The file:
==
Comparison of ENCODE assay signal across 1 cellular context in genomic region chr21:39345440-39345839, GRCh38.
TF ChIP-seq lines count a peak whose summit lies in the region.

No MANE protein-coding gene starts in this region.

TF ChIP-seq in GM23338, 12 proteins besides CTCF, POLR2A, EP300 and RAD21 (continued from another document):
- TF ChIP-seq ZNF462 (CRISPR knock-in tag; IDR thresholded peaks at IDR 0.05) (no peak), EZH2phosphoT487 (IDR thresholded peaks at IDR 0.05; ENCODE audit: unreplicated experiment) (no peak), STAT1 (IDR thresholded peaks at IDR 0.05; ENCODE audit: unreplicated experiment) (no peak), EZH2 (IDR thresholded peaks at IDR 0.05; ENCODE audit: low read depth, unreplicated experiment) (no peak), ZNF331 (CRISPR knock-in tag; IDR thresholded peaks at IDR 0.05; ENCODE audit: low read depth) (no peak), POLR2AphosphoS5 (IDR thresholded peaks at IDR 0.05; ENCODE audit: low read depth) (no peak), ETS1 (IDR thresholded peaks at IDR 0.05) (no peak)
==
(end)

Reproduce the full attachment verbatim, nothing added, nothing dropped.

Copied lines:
Comparison of ENCODE assay signal across 1 cellular context in genomic region chr21:39345440-39345839, GRCh38.
TF ChIP-seq lines count a peak whose summit lies in the region.

No MANE protein-coding gene starts in this region.

TF ChIP-seq in GM23338, 12 proteins besides CTCF, POLR2A, EP300 and RAD21 (continued from another document):
- TF ChIP-seq ZNF462 (CRISPR knock-in tag; IDR thresholded peaks at IDR 0.05) (no peak), EZH2phosphoT487 (IDR thresholded peaks at IDR 0.05; ENCODE audit: unreplicated experiment) (no peak), STAT1 (IDR thresholded peaks at IDR 0.05; ENCODE audit: unreplicated experiment) (no peak), EZH2 (IDR thresholded peaks at IDR 0.05; ENCODE audit: low read depth, unreplicated experiment) (no peak), ZNF331 (CRISPR knock-in tag; IDR thresholded peaks at IDR 0.05; ENCODE audit: low read depth) (no peak), POLR2AphosphoS5 (IDR thresholded peaks at IDR 0.05; ENCODE audit: low read depth) (no peak), ETS1 (IDR thresholded peaks at IDR 0.05) (no peak)